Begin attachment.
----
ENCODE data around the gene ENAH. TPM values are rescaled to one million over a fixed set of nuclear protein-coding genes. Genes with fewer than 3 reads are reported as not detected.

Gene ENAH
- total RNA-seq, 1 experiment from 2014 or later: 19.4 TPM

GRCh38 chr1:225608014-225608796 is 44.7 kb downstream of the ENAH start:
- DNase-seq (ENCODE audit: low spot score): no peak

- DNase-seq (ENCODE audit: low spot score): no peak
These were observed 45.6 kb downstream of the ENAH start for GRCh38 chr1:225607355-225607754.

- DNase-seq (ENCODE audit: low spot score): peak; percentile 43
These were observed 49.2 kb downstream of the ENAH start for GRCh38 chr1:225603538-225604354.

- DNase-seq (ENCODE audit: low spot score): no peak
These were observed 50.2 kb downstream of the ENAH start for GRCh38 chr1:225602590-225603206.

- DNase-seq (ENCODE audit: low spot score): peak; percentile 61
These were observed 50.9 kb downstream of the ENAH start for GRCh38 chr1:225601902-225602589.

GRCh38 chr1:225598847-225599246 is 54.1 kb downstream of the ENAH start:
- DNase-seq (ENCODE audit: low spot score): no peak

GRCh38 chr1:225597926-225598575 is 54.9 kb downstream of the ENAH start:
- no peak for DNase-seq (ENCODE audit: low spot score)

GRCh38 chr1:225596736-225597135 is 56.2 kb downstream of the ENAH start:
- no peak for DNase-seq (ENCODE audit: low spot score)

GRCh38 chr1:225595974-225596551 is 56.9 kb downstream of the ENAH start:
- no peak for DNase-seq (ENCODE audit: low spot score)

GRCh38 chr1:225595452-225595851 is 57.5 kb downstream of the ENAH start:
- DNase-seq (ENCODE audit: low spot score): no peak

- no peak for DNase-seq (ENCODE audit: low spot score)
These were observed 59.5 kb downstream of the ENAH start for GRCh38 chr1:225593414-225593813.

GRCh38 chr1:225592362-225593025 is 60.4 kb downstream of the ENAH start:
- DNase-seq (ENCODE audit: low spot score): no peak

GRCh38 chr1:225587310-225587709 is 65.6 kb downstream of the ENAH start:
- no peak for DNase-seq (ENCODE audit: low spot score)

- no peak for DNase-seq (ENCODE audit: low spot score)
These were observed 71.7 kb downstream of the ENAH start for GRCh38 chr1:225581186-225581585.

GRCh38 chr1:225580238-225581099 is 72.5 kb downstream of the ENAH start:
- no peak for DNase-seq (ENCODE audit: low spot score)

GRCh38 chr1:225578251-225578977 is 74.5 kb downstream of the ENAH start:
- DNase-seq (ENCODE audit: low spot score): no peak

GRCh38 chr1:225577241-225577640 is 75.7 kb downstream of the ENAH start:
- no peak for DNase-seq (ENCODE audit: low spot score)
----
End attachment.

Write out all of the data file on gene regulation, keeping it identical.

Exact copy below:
ENCODE data around the gene ENAH. TPM values are rescaled to one million over a fixed set of nuclear protein-coding genes. Genes with fewer than 3 reads are reported as not detected.

Gene ENAH
- total RNA-seq, 1 experiment from 2014 or later: 19.4 TPM

GRCh38 chr1:225608014-225608796 is 44.7 kb downstream of the ENAH start:
- DNase-seq (ENCODE audit: low spot score): no peak

- DNase-seq (ENCODE audit: low spot score): no peak
These were observed 45.6 kb downstream of the ENAH start for GRCh38 chr1:225607355-225607754.

- DNase-seq (ENCODE audit: low spot score): peak; percentile 43
These were observed 49.2 kb downstream of the ENAH start for GRCh38 chr1:225603538-225604354.

- DNase-seq (ENCODE audit: low spot score): no peak
These were observed 50.2 kb downstream of the ENAH start for GRCh38 chr1:225602590-225603206.

- DNase-seq (ENCODE audit: low spot score): peak; percentile 61
These were observed 50.9 kb downstream of the ENAH start for GRCh38 chr1:225601902-225602589.

GRCh38 chr1:225598847-225599246 is 54.1 kb downstream of the ENAH start:
- DNase-seq (ENCODE audit: low spot score): no peak

GRCh38 chr1:225597926-225598575 is 54.9 kb downstream of the ENAH start:
- no peak for DNase-seq (ENCODE audit: low spot score)

GRCh38 chr1:225596736-225597135 is 56.2 kb downstream of the ENAH start:
- no peak for DNase-seq (ENCODE audit: low spot score)

GRCh38 chr1:225595974-225596551 is 56.9 kb downstream of the ENAH start:
- no peak for DNase-seq (ENCODE audit: low spot score)

GRCh38 chr1:225595452-225595851 is 57.5 kb downstream of the ENAH start:
- DNase-seq (ENCODE audit: low spot score): no peak

- no peak for DNase-seq (ENCODE audit: low spot score)
These were observed 59.5 kb downstream of the ENAH start for GRCh38 chr1:225593414-225593813.

GRCh38 chr1:225592362-225593025 is 60.4 kb downstream of the ENAH start:
- DNase-seq (ENCODE audit: low spot score): no peak

GRCh38 chr1:225587310-225587709 is 65.6 kb downstream of the ENAH start:
- no peak for DNase-seq (ENCODE audit: low spot score)

- no peak for DNase-seq (ENCODE audit: low spot score)
These were observed 71.7 kb downstream of the ENAH start for GRCh38 chr1:225581186-225581585.

GRCh38 chr1:225580238-225581099 is 72.5 kb downstream of the ENAH start:
- no peak for DNase-seq (ENCODE audit: low spot score)

GRCh38 chr1:225578251-225578977 is 74.5 kb downstream of the ENAH start:
- DNase-seq (ENCODE audit: low spot score): no peak

GRCh38 chr1:225577241-225577640 is 75.7 kb downstream of the ENAH start:
- no peak for DNase-seq (ENCODE audit: low spot score)